The key components of Prop 19:
Now, older homeowners (55+) can take their old property-tax basis with them when they buy a more expensive home anywhere in the state — up to three times. Homeowners with disabilities will be able to do the same, plus victims of wildfires and other natural disasters and hazardous waste contamination will be able to do so after their home is damaged.
The number of times that a tax assessment can be transferred increased from one to three for persons over 55 years old or with severe disabilities (disaster and contamination victims would continue to be allowed one transfer).
If they pay equal or less in price, the property-tax basis from their previous home transfers.
If they buy up in price, the difference between sales price of old home and purchase price of new home is added to the tax basis (pay full tax on the difference).
New residence must be purchased within two years of the sale of the previous residence.
The measure goes into effect on April 1, 2021.
In California, parents or grandparents could transfer primary residential properties to their children (or grandchildren if all parents are deceased) without the property’s tax assessment resetting to market value. Other types of properties, such as vacation homes and business properties, could also be transferred from parent to child or grandparent to grandchild with the first $1 million exempt from re-assessment when transferred. The ballot measure eliminates the parent-to-child and grandparent-to-grandchild exemption in cases where the child or grandchild does not use the inherited property as their principal residence, such as using a property as a rental house or a second home. When the inherited property is used as the recipient’s principal residence but is sold for $1 million more than the property’s taxable value, an upward adjustment in assessed value would occur. The ballot measure also applied these rules to certain farms. Beginning on February 16, 2023, the $1 million amount would be adjusted each year at a rate equal to the change in the California House Price Index.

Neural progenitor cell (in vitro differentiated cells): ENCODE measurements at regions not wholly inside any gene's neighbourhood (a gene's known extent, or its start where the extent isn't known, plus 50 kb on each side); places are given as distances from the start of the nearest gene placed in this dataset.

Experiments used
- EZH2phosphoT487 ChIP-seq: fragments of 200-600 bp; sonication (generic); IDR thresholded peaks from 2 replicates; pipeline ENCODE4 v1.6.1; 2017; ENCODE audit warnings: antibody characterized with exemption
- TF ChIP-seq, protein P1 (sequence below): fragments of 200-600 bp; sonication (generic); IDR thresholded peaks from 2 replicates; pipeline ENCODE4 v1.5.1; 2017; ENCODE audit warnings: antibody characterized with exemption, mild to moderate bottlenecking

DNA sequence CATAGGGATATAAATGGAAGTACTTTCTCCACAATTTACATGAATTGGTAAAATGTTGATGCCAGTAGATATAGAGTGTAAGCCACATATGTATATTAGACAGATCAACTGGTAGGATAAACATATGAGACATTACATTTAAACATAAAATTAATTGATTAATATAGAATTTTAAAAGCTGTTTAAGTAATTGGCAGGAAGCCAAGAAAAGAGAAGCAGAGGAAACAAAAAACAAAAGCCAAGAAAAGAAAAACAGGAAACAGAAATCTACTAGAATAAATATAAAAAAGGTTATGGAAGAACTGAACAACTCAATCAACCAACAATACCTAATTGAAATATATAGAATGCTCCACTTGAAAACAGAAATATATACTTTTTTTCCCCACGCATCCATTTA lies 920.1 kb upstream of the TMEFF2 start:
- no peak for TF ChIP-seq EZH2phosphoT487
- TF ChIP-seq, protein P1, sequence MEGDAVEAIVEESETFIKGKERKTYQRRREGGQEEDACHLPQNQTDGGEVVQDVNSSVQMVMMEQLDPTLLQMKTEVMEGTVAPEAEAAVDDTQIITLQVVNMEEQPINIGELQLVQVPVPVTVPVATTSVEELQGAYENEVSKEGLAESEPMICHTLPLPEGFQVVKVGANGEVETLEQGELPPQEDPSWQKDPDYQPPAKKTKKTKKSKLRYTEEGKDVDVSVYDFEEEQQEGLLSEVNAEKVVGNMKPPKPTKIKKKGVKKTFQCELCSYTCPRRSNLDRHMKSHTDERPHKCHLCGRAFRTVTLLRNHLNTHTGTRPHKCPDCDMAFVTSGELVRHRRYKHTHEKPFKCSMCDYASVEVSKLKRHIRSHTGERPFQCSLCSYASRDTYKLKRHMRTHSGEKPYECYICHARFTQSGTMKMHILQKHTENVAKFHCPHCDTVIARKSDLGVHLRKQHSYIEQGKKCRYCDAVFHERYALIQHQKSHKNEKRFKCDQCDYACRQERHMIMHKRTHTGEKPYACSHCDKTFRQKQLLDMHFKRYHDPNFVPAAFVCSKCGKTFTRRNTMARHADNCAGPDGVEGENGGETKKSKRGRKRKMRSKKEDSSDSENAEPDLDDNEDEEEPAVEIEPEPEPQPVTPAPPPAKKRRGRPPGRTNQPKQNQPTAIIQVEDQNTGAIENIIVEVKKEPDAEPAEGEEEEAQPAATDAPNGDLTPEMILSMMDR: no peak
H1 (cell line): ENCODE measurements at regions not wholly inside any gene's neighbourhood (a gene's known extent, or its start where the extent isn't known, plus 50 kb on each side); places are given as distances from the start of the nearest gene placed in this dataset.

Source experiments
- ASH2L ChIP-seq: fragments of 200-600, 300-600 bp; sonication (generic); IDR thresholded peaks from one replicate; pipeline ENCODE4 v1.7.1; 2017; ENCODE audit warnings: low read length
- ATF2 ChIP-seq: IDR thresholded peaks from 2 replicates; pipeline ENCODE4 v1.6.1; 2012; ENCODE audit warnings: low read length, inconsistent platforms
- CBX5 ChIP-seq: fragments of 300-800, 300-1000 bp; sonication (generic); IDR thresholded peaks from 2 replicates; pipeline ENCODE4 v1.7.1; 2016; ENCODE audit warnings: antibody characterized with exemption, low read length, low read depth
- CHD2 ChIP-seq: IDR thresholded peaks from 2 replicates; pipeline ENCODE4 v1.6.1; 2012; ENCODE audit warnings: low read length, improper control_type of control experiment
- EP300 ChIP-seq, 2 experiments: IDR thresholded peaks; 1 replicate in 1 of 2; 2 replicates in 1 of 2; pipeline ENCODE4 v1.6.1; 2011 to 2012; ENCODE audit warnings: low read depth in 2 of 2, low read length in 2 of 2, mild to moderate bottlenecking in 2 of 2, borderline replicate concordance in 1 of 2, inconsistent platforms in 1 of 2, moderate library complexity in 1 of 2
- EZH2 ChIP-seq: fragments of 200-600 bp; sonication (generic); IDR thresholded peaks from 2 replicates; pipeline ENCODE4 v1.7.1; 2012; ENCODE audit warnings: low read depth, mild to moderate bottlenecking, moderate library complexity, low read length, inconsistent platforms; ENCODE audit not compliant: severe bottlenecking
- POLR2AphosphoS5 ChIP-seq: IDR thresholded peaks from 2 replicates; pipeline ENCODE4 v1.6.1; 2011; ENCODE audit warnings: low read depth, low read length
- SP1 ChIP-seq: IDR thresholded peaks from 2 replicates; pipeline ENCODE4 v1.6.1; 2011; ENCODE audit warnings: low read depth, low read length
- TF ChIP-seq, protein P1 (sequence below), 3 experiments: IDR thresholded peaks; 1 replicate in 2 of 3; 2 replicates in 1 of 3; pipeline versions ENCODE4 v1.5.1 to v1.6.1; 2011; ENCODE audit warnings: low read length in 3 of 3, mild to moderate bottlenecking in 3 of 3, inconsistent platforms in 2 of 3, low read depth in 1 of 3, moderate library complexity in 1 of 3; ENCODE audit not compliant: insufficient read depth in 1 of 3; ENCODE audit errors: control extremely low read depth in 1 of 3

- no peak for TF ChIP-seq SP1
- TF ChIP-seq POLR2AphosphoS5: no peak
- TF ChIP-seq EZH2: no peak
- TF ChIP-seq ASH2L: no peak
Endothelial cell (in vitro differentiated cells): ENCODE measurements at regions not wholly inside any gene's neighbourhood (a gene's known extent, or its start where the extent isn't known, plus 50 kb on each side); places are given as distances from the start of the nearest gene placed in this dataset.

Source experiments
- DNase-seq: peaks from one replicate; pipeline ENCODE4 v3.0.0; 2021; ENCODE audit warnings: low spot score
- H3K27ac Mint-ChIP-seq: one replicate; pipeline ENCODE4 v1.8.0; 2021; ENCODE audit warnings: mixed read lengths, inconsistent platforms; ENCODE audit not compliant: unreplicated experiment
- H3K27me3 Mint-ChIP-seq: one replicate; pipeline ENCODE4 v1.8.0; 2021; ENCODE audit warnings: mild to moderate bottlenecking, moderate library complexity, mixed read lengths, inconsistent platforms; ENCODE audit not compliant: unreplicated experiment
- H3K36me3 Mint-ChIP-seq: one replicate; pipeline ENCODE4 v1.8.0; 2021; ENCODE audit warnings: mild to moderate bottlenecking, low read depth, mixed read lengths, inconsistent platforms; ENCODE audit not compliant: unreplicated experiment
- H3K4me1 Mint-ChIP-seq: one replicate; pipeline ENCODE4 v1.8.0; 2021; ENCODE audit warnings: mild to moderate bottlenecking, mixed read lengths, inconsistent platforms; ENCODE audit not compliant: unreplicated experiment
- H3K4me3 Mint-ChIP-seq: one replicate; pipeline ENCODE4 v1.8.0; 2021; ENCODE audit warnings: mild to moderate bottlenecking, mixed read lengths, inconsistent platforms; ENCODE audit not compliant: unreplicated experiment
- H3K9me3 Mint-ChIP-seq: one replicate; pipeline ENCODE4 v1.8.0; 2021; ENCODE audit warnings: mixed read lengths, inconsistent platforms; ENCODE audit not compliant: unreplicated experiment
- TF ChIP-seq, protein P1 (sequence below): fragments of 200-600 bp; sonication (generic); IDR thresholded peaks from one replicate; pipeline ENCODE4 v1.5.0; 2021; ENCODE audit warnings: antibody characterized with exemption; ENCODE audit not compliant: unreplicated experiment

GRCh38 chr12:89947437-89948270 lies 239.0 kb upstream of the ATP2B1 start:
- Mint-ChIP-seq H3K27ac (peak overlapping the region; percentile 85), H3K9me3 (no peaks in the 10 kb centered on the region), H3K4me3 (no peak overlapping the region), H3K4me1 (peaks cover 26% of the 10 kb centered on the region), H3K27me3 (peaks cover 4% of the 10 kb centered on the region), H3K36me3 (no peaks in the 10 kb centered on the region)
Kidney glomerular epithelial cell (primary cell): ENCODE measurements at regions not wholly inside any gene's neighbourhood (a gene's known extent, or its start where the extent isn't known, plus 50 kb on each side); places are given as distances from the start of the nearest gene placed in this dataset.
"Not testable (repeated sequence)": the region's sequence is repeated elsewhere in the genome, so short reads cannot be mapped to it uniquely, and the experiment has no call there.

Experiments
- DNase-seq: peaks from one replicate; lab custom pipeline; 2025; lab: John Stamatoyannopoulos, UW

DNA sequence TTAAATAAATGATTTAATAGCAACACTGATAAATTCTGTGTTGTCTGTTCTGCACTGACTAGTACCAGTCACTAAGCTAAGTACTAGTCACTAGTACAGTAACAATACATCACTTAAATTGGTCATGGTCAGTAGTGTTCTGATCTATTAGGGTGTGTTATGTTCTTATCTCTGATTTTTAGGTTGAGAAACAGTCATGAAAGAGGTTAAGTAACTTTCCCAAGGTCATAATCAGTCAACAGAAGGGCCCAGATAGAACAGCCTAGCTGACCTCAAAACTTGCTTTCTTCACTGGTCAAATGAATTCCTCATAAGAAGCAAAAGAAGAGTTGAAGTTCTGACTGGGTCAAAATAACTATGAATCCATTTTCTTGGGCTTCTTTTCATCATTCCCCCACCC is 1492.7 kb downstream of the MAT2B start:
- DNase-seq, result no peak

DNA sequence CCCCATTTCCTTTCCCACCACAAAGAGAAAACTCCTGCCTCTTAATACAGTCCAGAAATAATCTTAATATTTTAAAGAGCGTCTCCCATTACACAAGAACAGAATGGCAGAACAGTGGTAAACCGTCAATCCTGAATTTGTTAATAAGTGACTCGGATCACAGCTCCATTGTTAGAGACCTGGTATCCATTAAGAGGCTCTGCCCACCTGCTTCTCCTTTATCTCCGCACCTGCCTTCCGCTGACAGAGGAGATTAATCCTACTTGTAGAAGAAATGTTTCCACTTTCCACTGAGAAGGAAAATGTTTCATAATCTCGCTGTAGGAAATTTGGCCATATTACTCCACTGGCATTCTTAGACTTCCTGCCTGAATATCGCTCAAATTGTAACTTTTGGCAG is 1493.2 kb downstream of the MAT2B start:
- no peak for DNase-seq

Real estate interests raised more than $39 million to support Proposition 19’s passage. Realtors are expected to benefit from increased home sales, both by older homeowners deciding to take advantage of their new tax benefits to move and heirs preferring to sell their parents’ properties rather than pay higher property taxes.
Much of the Realtor-backed campaign for Proposition 19 focused on benefits to wildfire victims and increased funding for wildfire response. But disaster-affected homeowners constitute well under 1% of those eligible for tax relief under Proposition 19, according to an analysis by the California Budget and Policy Center, which found the benefits mostly accruing to older white homeowners.
And while the measure does reserve new tax revenue for wildfire response, the state’s nonpartisan Legislative Analyst’s Office believes that the vast majority of the wildfire funding will not start flowing until 2025 at the earliest.